As I run hot faucet water
over the head of my electric toothbrush,
Jennifer asks isn’t it better
when we brush our teeth together?
This, of course, is redundant.
I have cleaned the spit
and foam from my brush alone
through the years,
watched clean water slowly spiral
down a clog.
I have taken better care
Flossed the plaque
tartar of bad habits,
in and out of you.
These I can withstand.
Thus I answer at all.
in this world
I love you nestled
on lumpy pillows
bed mirror glare
we must sell
grandma gave reading
rich with vastness
(originally published in Oddball Magazine, Summer 2017)
(originally published in Neologism Poetry Journal, Summer 2017)
In darkness we find a train:
engine active, body inert.
We walk the adjacent rail’s
delineated steel, waiting for a sign.
A spotlight from the city’s purple heart
shoots starward into clear, and the train
barks at something we cannot hear.
We scamper through the brush,
our clothes and hair full of sticks–
strays rising into the cold shadow
of a home, on the hunt
for what will make us whole.
(originally published in The Piedmont Journal of Poetry and Fiction, Winter 2017)
in the blue diner
made something meaningful
but how you puckered
didn’t mean you need
trying to make my way
down High street
without kicking every red hydrant
I walk by
without drowning in wish
finding meaning in every stop
every green light
I’m finding out greasy fries
aren’t made to be shared
onto the salty plate
is just an intersection
every passing honk
is for you
I was not made
(originally published in Nixes Mate Review, Winter 2017)
ambled through snow to my bowl of ice
my calloused tongue on her cold
the bowl’s organ
I was a white door
textured and crumbling
in that manticorean dumpster
buds of teeth and name
where that doorknob would have been
the park on a picnic
her triangular table limbs
white oaks unhinged
and her cold drooping javelin wings
(originally published in Peculiar Mormyrid)
(originally published in Vector Magazine, Spring 2016)
We know it is us
who wish to quit the moon.
We close our eyes our jaggedness
could drive the sun away but never
in the way our metaphors could.
Still we write the moonlight
into the sand and growl
at the tide
when the tide returns.
We cry from the shape
our lives took to intersect–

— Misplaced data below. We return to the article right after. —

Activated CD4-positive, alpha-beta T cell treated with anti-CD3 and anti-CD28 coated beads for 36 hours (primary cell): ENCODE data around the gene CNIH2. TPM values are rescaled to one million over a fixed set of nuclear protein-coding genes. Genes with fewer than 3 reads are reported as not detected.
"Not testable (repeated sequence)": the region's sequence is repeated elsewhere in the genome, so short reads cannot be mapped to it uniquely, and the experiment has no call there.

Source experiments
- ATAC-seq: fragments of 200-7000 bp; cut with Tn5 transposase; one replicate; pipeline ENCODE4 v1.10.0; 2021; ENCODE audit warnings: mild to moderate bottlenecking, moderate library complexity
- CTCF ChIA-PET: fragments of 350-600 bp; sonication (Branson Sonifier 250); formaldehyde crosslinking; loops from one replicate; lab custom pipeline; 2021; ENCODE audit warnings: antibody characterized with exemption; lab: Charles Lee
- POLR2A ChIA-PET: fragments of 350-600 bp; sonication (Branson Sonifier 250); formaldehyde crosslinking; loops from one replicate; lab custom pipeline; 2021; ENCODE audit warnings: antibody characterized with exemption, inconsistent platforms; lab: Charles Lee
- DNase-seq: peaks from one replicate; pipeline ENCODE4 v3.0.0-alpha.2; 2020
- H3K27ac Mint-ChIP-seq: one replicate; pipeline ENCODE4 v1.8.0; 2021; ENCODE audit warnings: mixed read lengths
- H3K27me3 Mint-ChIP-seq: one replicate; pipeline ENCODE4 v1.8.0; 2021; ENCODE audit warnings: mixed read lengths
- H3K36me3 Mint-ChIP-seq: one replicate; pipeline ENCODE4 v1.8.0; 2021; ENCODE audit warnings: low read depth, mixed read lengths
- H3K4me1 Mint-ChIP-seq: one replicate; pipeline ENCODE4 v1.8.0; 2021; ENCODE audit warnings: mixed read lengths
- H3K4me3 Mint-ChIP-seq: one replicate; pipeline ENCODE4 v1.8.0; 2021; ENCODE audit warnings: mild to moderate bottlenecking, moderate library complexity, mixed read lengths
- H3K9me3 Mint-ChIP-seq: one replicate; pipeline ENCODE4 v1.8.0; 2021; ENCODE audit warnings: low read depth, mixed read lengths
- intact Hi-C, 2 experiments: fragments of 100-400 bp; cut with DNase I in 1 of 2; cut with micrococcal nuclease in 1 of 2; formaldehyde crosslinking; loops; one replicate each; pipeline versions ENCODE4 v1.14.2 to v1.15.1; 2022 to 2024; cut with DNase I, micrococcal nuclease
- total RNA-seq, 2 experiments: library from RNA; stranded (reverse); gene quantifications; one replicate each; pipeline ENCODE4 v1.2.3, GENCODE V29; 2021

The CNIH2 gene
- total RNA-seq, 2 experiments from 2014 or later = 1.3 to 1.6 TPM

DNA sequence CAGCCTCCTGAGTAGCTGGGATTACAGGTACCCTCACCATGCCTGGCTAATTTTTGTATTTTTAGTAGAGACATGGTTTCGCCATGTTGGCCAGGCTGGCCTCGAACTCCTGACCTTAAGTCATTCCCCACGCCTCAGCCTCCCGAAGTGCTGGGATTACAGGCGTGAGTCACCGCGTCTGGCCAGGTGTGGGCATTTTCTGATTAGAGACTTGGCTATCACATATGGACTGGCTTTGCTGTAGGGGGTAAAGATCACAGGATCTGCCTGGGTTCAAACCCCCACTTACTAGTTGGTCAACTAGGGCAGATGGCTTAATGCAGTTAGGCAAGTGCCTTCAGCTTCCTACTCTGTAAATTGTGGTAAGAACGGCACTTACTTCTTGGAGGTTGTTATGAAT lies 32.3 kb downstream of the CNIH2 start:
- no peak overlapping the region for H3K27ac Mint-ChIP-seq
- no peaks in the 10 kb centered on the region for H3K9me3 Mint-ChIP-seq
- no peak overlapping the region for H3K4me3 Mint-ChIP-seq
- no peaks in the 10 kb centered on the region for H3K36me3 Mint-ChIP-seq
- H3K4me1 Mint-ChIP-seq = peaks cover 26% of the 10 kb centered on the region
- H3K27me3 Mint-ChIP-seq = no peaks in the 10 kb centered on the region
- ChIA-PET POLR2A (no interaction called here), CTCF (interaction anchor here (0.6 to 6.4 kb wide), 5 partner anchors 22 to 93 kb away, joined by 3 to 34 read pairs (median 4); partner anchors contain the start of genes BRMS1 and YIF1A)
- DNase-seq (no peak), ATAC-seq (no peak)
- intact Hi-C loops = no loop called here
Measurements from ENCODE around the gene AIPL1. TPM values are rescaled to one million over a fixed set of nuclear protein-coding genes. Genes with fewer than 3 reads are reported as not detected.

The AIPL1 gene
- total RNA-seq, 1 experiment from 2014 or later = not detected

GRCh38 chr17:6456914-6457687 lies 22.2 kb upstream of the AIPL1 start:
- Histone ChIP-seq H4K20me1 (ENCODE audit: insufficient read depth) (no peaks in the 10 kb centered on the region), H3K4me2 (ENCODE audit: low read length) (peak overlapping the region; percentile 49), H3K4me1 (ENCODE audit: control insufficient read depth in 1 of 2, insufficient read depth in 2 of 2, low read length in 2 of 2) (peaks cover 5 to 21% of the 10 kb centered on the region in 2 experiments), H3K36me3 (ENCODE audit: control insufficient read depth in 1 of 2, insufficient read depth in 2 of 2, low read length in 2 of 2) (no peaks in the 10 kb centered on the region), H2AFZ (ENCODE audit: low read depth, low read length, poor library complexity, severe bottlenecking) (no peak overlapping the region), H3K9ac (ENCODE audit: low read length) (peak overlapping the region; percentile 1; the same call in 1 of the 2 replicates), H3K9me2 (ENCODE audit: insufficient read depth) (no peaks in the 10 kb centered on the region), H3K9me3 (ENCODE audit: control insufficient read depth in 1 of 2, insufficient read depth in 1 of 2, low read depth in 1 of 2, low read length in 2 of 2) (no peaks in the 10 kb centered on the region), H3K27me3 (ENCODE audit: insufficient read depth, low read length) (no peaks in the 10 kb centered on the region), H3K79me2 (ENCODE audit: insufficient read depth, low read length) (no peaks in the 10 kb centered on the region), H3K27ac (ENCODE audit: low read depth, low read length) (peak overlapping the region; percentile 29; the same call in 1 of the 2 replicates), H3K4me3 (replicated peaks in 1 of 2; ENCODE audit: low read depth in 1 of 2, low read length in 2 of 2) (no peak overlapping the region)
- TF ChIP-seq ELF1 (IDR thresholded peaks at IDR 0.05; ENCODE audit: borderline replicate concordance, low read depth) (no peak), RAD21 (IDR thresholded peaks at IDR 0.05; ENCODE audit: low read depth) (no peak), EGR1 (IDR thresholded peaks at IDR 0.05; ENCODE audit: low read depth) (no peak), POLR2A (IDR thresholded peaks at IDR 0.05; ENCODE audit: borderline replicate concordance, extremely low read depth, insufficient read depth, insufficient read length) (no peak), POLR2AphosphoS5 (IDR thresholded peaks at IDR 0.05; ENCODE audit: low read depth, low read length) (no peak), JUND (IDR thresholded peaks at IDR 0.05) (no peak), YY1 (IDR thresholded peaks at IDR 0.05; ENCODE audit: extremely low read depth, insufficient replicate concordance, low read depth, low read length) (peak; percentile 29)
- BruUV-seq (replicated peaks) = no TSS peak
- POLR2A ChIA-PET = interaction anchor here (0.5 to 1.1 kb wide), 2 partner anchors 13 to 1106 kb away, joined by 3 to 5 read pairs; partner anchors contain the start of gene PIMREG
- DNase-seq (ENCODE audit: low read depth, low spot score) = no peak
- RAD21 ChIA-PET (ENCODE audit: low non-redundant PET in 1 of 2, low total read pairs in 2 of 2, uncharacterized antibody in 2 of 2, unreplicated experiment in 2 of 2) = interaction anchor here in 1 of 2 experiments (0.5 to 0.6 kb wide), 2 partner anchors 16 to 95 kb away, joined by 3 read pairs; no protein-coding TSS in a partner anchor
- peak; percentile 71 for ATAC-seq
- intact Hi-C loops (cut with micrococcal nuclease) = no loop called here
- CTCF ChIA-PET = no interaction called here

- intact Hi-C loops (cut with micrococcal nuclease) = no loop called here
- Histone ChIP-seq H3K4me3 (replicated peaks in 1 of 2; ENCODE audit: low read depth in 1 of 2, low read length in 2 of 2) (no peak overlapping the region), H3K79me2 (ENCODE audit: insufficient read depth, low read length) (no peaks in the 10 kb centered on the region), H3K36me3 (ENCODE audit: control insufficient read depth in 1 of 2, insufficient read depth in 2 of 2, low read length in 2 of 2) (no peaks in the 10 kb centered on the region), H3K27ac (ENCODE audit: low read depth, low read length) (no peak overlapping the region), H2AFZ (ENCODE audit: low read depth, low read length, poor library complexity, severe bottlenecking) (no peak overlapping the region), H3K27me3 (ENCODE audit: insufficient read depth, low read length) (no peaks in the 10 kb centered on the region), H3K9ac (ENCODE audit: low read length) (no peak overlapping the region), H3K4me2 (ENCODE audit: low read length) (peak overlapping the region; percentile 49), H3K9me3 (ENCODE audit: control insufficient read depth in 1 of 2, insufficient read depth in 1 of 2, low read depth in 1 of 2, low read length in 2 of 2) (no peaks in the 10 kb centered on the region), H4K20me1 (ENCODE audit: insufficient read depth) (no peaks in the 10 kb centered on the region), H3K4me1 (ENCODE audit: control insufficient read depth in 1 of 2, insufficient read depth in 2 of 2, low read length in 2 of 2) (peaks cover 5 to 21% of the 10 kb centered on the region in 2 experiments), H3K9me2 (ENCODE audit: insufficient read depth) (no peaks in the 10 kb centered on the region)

filled with sugar,
or a snail. Or a million
hourglasses, a million snails,
a million glimmering shells
in a measured slowness.
You were talking about the sunrise–
but I never wanted to look.
(originally published in Thin Air, Spring 2016)
from bed we stared upward
at dead bugs in the light fixture
dark spots scattered so motionless
at the foot of what blinds and allures
you said I’m not going to remove them
I mentioned the blinds were parted this entire time
you said a homeless man lives across the street
but the cold and snow would prevent anyone from watching
the light was dimmed
neither of us intended escape
I learned a stinkbug can withstand temperatures
of negative twenty I had tossed one into snow
and it froze meaning its heart turned cold
in an instant and I expect it to
the shell lifeless and its own
dark spot in the snow
the walls were already painted olive
you said you could live with that
we guessed the time and now past midnight
you hadn’t done your reading for the morning
so I returned to the salted road
cruising past dark snow
and trees no cars
no other lights
for miles just ice
just cold just frosts
and frozen bugs
to bring some kind of meaning
(originally published in Ohio Edit)
in the vacant living room
our packed boxes never touched,
black mold assumes the ceiling fan.
it awakens every morning
wanting to spin,
to slice into the air
with its fine blades
a surgery of breathing
and the chest waits
for your steady palm
those numb nights,
when our billowed heat
cooled our voluminous bits
(originally published in Scarlet Leaf Review)